ENGLISH VERSION: Chaplaincy Provides Haven for Latin Students
Last November, two students from Guinea-Bissau, Halder, 24, and Mario, 27, arrived in Moscow to pursue degrees at the People's Friendship University. Two days later, they were dead, caught in a blaze that ripped through dormitories at the university.
Halder suffered fatal injuries after jumping from a window. Mario suffocated. They were two of the more than 40 victims of the Nov. 24 fire, mainly students from Asia, Africa and Latin America.
Twelve victims came from Spanish- and Portuguese-speaking countries, such as Peru, Ecuador, Angola and Equatorial Guinea, said Father Ismael Barros Pena, of Moscow's Catholic Cathedral of the Immaculate Conception of the Blessed Virgin Mary.
He said that even though most of the victims were new to Moscow and had not had a chance to attend services at the church, other parishioners knew them, and that "it was very difficult on all of them."
The fire was not the only misfortune to affect these international students.
A more consistent peril exists on city streets, where these students often become targets of racial hatred and outbursts of aggression.
A student from Colombia, a survivor of the university fire, was brutally attacked in Moscow several weeks ago, Barros Pena said. He received four knife wounds before his attackers ground a lit cigarette into his forehead.
"They nearly killed him," Barros Pena said.
In February, a 24-year-old Guinea-Bissau student was stabbed to death in a park in Voronezh.
These incidents have placed great importance on the support network for these international students, many of whom are Catholic.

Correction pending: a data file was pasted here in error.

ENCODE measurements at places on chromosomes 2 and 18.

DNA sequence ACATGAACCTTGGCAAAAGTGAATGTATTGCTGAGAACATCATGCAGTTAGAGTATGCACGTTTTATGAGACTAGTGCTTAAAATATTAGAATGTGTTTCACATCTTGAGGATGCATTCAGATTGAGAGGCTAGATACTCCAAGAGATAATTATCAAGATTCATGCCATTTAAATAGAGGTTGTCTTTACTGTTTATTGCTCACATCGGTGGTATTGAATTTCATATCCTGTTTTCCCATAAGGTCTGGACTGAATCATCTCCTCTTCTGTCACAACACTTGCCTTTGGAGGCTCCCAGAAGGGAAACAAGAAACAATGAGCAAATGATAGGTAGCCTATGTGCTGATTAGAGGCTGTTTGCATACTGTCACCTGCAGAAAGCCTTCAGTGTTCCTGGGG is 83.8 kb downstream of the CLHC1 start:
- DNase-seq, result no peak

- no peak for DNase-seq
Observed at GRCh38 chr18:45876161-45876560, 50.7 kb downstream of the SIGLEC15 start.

The Catholic Spanish and Portuguese Chaplaincy has taken the lead in providing aid and relief, but it is a shoestring operation.
The main problem facing the chaplaincy is the fact that it is located on Malaya Gruzinskaya Ulitsa, across town from the university, which necessitates an often nerve-wracking trip for the students.
When members of Moscow's Latin American women's group learned of the difficulties, they decided to lend a hand. Earlier this month, the women threw a charity fiesta for about 150 Russians and expats who wished to support the chaplaincy.
"Church is important for us in Russia," explained Armindo Fernando Bassangue, a native of Guinea-Bissau and a third-year engineering student at the university. "At home, there is a church practically on every street corner. But here it takes us an hour to get to it."
The chaplaincy will also double as a cultural and adaptation center to help newly arrived students fit into local society.
Barros Pena, a coordinator for the project, estimated that about 700 Spanish- and Portuguese-speaking students currently study at the People's Friendship University.
"Our job is to help them adapt," he said. "It's about prevention, mostly. We warn the kids who are away from their parents for the first time that drugs and alcohol are bad. They have their own money for the first time. We teach them how to budget and even how to cook."
Students lend a hand, too, by helping their peers on campus and working on a number of charity projects in Moscow, including helping homeless and AIDS-infected individuals.
Financial and material aid is not limited to fellow Catholics, Barros Pena emphasized, but is distributed to those in need, regardless of faith and ethnicity.
Bassangue agreed, saying that he does not distinguish between faiths when he spends his time on campus listening to students' concerns, or dispensing advice and providing financial assistance. "I always talk to them so they don't feel lonely or that no one needs them," Bassangue said. "I give advice, listen or pray with them."
Often, their concerns return to the same issue: the threat of violence away from the haven of the university.
"The most difficult thing is not the attacks themselves, but the recuperation process afterward," Barros Pena said. "Students require psychological help and some stay in therapy for a year. These attacks happen two or three times a year, but it is often enough for the fear to be constantly with the students."
If you would like to help these students or get more information, please contact the chaplaincy at 252-5304 or 252-6688. (Russian, Spanish, Portuguese, English and German are spoken.)
By Sveta Graudt
Special to The Moscow Times